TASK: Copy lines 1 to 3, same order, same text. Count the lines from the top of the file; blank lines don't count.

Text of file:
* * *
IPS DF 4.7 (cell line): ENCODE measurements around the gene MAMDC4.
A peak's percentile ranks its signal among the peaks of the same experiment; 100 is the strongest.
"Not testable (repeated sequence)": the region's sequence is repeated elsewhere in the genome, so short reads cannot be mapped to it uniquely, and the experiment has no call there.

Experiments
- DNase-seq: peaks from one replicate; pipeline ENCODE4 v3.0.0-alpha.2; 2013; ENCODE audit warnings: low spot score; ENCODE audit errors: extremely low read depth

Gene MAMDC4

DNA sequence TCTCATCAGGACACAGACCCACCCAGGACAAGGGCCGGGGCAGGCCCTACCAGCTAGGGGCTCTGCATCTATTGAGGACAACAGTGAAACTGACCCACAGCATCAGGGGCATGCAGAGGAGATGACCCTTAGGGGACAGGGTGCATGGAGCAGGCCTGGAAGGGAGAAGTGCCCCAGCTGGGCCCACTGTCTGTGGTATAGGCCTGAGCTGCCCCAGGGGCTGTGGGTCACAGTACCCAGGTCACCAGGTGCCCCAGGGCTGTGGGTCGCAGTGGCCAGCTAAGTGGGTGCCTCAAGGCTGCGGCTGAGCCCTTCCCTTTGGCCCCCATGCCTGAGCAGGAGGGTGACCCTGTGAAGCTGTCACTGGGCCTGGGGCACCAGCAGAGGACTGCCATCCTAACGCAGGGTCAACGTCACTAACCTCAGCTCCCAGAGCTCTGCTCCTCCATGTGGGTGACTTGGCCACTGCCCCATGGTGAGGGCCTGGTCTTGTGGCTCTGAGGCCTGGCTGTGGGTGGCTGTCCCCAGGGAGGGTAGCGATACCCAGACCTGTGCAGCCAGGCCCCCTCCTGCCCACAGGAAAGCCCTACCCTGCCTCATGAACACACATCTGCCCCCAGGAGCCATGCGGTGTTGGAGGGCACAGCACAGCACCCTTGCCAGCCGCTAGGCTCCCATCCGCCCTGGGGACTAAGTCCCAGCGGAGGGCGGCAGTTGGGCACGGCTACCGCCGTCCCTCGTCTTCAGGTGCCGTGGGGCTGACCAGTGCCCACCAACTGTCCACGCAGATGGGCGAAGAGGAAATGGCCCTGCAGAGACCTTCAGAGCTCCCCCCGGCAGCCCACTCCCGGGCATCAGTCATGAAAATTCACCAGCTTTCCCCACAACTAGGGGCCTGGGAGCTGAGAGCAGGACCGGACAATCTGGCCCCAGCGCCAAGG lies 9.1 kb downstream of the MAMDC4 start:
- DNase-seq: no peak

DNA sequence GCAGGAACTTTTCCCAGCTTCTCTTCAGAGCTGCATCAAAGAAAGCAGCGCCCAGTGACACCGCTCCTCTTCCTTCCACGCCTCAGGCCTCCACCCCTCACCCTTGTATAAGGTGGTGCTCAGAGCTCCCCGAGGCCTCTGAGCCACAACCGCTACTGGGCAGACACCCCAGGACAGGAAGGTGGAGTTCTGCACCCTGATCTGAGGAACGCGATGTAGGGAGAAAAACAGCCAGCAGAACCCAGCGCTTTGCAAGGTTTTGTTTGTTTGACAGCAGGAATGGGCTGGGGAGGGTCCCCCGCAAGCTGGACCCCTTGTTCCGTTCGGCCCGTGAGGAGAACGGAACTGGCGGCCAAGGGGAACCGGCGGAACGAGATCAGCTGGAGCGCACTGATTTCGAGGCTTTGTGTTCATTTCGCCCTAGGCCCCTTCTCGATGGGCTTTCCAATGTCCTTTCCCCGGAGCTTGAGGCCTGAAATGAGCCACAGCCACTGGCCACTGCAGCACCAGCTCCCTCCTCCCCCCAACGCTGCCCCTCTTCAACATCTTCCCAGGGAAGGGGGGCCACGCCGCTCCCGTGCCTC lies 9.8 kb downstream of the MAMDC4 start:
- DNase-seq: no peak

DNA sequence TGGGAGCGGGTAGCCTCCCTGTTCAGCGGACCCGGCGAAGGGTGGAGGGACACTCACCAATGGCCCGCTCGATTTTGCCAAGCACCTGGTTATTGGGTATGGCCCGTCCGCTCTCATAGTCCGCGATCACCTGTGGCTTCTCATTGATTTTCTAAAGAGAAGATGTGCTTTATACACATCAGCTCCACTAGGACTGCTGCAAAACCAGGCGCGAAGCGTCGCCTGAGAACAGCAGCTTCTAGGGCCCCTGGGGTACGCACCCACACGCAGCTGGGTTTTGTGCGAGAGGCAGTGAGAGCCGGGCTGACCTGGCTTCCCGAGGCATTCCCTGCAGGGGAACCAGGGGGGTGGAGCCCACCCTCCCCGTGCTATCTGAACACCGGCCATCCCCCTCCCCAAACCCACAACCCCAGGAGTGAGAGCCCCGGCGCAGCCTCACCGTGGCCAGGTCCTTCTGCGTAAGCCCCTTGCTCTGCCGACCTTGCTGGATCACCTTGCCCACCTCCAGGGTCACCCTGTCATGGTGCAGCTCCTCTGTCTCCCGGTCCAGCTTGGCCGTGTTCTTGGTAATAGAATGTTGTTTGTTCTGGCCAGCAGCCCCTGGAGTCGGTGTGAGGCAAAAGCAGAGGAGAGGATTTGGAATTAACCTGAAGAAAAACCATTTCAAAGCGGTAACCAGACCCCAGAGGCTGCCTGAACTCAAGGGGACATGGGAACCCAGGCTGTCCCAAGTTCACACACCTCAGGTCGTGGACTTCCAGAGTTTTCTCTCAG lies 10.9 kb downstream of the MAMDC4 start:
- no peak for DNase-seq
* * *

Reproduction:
IPS DF 4.7 (cell line): ENCODE measurements around the gene MAMDC4.
A peak's percentile ranks its signal among the peaks of the same experiment; 100 is the strongest.
"Not testable (repeated sequence)": the region's sequence is repeated elsewhere in the genome, so short reads cannot be mapped to it uniquely, and the experiment has no call there.